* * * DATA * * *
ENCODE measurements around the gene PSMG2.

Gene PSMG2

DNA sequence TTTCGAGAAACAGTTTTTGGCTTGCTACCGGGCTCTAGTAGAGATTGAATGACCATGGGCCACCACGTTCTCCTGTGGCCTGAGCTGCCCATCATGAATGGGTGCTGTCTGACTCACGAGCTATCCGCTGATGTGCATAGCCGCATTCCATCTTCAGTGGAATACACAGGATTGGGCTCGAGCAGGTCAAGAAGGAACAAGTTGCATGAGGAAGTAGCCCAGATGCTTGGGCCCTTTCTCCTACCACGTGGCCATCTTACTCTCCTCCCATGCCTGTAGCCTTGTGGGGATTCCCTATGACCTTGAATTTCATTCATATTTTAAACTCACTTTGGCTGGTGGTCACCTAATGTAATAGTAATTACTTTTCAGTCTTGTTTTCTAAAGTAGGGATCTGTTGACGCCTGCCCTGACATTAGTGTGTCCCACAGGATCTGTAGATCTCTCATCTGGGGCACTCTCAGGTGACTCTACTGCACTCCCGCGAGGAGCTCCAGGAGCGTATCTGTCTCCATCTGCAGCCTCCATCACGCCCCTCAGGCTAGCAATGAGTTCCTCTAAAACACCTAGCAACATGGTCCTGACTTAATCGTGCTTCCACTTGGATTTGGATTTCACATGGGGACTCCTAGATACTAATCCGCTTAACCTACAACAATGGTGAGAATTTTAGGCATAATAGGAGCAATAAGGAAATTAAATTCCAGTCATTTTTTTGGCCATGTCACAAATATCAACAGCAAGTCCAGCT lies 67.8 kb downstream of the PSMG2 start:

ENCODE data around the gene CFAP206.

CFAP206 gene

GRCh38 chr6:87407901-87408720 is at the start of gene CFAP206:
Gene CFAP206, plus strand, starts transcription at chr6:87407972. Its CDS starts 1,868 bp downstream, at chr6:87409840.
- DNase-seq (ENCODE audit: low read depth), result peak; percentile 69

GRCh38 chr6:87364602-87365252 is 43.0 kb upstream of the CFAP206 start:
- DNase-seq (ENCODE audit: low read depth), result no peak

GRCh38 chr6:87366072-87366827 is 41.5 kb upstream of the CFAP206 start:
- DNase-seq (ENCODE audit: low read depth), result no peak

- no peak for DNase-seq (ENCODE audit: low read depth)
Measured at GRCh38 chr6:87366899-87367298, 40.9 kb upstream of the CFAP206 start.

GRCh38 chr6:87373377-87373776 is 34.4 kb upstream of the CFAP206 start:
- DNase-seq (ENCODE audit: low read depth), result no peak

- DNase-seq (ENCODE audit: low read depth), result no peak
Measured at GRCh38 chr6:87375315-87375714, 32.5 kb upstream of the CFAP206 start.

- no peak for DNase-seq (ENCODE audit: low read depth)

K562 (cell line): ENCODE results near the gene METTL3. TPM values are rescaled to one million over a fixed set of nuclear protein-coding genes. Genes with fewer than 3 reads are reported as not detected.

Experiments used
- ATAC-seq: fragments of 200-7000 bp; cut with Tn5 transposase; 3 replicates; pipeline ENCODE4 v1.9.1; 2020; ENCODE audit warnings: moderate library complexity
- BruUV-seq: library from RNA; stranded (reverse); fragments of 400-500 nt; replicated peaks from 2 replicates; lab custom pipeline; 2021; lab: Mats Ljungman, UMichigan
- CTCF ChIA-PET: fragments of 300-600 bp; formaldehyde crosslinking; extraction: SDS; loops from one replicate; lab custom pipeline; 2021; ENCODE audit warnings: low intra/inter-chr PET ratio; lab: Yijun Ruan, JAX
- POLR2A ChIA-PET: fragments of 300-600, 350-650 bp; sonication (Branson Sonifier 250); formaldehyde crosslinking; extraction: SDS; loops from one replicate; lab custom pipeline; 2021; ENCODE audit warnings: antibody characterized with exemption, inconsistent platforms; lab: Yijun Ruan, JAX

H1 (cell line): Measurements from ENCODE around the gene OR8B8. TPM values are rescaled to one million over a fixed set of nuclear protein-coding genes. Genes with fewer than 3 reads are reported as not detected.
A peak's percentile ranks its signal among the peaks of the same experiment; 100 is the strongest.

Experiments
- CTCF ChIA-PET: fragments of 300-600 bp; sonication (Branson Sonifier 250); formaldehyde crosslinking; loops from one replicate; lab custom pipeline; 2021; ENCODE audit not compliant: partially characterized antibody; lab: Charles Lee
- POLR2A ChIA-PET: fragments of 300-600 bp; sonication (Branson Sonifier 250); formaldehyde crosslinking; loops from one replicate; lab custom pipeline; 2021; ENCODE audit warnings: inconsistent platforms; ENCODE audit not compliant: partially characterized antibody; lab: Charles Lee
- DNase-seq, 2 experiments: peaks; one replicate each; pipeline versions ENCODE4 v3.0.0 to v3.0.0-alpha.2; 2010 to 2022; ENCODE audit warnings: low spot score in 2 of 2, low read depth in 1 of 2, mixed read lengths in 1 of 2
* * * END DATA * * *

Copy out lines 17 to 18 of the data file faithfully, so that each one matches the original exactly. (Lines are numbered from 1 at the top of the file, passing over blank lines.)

- DNase-seq (ENCODE audit: low read depth), result no peak
Measured at GRCh38 chr6:87375315-87375714, 32.5 kb upstream of the CFAP206 start.